Phalaenopsis orchid is a super popular orchid because of its big, colorful and long-lasting flowers. Some of them are fragrant and some of them are miniature or compact.
Its growing requirements are quite simple and they can live comfortably at home with you as long as you provide some tender-loving care. (Don’t get carried away; they don’t like you like that.) People also love them because they grow relatively quickly and could flower up to twice or more per year. They require more patience than your typical garden plants that flower in a few weeks, but for orchids, they’re pretty fast. Flower spikes tend to re-flower if you cut them back to an old node, so your Phalaenopsis can brighten up your indoors for several seasons. They can really be a centre piece of a room, adding a touch of exotic elegance. They are well-worth the investment, especially if they flower more than once.
Because of its appearance, Phalaenopsis is also called a moth orchid. In fact, phalaina means “moth” and opsis means “appearance” in Greek (now you can show this knowledge off to your friends). The homelands of these mostly epiphytic orchids are tropical places like India, southern Nepal, Papua New Guinea, southern China, Taiwan and tropical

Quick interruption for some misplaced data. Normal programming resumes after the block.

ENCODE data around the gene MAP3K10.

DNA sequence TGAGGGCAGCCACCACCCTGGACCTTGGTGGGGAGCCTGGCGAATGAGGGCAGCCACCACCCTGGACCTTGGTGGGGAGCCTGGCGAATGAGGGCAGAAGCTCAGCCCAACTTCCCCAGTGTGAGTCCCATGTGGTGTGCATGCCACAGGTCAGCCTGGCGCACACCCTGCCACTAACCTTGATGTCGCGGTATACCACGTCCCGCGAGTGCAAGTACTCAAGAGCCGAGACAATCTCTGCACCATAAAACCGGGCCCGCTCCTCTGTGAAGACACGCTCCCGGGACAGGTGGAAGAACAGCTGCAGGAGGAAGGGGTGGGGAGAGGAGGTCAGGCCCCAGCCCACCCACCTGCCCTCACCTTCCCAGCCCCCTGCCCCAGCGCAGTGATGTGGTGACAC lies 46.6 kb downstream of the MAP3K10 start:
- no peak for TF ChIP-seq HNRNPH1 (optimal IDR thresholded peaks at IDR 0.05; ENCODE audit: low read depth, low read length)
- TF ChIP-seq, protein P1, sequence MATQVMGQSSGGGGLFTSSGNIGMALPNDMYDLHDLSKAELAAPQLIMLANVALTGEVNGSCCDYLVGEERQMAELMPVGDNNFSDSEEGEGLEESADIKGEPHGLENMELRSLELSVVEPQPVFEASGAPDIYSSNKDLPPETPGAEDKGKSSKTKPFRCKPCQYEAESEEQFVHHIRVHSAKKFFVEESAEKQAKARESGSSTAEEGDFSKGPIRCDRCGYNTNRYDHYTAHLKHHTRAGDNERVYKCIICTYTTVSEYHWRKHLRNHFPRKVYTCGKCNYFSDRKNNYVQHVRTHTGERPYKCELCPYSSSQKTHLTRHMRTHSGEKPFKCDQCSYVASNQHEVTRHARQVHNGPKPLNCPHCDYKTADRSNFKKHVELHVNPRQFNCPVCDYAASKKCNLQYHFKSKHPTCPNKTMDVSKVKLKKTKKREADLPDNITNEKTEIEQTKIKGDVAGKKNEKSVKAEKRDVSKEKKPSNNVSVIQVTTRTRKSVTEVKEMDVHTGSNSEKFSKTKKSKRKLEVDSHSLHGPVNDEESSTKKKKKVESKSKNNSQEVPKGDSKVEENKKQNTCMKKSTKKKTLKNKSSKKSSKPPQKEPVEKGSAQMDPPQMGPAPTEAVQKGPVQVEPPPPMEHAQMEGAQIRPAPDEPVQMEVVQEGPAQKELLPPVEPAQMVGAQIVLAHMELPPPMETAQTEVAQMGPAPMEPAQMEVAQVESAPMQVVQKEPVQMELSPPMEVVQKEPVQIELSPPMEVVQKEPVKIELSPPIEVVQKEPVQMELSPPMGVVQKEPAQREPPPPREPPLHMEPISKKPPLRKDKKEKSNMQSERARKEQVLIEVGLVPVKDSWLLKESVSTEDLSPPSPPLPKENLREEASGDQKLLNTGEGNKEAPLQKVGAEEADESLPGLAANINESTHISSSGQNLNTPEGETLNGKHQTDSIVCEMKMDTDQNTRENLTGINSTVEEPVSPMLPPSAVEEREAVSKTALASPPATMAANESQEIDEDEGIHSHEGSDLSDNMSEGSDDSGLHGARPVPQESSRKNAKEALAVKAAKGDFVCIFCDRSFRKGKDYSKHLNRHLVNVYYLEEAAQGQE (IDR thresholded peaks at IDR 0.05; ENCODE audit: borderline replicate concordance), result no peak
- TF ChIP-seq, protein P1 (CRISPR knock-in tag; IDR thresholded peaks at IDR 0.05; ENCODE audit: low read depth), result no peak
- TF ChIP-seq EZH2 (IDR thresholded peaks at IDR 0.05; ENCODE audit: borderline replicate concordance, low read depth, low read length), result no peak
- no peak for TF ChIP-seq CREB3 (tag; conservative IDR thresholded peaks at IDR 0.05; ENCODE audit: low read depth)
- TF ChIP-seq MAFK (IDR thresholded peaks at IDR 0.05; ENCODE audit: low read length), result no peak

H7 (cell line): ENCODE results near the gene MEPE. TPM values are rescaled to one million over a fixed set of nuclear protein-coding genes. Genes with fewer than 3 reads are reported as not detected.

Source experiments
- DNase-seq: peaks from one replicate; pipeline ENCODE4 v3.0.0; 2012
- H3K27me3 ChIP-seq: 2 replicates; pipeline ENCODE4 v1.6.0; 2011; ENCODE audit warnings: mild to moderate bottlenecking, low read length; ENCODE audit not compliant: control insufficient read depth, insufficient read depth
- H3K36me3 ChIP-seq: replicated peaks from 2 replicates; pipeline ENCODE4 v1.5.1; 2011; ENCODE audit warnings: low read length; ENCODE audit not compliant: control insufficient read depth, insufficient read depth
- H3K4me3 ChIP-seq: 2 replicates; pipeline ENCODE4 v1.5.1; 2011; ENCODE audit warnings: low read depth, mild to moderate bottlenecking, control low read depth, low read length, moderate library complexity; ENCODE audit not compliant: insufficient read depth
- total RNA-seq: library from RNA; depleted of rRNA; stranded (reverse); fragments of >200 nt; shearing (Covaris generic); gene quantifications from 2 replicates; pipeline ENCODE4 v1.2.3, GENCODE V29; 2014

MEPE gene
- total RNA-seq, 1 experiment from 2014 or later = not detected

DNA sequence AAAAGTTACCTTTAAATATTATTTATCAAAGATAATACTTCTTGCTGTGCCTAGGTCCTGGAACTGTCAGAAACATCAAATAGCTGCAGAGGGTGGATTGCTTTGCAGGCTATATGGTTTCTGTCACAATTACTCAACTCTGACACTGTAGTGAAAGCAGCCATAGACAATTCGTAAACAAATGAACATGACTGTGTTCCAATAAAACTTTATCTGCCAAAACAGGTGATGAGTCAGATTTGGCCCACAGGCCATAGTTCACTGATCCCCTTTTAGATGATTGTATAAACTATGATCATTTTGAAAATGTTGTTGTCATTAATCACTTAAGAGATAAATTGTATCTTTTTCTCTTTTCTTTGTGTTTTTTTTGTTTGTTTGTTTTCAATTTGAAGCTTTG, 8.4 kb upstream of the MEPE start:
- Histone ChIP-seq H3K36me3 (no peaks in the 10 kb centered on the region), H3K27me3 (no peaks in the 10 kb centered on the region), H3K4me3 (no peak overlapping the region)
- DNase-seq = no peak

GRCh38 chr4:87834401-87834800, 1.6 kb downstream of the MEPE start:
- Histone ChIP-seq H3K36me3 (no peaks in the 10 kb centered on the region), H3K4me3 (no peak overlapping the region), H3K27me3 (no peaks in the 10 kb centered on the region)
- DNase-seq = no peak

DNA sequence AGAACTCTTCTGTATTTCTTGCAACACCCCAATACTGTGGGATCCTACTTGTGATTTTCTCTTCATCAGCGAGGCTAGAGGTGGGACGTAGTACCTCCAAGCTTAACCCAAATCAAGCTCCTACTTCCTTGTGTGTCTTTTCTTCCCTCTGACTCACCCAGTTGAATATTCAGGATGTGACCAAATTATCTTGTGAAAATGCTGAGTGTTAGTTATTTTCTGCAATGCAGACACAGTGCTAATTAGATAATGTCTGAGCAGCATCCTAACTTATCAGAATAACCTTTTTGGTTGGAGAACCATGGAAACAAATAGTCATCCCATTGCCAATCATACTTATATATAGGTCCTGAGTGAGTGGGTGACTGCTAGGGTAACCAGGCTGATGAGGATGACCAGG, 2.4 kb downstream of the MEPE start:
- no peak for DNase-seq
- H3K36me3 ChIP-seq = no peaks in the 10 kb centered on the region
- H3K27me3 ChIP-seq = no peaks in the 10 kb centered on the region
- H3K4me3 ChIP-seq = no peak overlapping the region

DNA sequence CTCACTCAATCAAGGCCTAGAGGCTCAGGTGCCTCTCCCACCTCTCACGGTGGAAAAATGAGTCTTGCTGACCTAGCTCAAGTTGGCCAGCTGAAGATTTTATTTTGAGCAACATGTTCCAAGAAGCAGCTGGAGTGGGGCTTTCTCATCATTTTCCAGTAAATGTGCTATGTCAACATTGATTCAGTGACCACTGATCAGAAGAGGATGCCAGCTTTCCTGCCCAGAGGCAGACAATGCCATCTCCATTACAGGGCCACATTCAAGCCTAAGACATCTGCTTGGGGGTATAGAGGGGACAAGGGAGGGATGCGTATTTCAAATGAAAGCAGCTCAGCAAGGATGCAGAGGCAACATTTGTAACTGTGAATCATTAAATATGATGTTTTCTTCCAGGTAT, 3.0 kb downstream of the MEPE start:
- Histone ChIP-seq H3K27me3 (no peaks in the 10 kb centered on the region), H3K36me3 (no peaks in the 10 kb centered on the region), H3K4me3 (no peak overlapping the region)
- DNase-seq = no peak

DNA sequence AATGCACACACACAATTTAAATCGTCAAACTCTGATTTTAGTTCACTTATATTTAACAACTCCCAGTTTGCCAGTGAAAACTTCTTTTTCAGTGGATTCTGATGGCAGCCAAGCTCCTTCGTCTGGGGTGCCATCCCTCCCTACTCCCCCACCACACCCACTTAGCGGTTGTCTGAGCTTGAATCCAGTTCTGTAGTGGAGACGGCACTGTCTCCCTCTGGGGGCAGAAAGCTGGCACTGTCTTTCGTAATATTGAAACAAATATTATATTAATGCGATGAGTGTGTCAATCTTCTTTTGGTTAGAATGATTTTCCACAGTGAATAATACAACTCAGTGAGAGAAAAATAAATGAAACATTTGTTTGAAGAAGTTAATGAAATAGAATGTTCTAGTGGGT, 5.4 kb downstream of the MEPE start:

Australia. But chances are that the moth orchid you have at home was imported from Taiwan, which has quite a successful orchid industry. You can see that even China Airlines (an airline from Taiwan, not from mainland China) have moth orchids on their planes.
Phalaenopsis Orchid Care (How not to be a Phalure!)
As you may guess, coming from tropical places, Phalaenopsis orchids love a warm environment. During the day, they like to stay in the 70-86 °F (21-30 °C) range, while during the night, they like to be
in low to mid 60s (16-20 °C). The day and night temperature difference is essential to set flower spikes, so the constant temperature typical in office buildings does not work for them. And because these orchids don’t have water storage organs, they like to be kept lightly moist at all times (but not drowning in water either!). Even though their light requirement is low, they do not do well in dark rooms. The best indoor place for them is by the window with morning sun or indirect sun all day. American Orchid Society provides a good one-page culture sheet on Phalaenopsis, so you can print one out as a reference.
Moth orchids come so many colors and markings that I can’t even list them all. My favorite is
the Phalaenopsis bellina with a purple center that fades into green petals.
The only color you will not find is blue. Beware when you mail order “blue orchids” from vendors who claim that they have them (even if they show a photograph); in reality, they are simply purple or lavender colored orchids. Nowadays the trendy moth orchids are the harlequin Phalaenopsis. They either have dark maroon blotches, marbled patterns, fringed edges or any combination of these.
If you are a beginner, I definitely recommend that you start with Phalaenopsis orchids. It is very rewarding to grow and is extremely difficult to kill. (Except in a blender; that’s pretty easy.)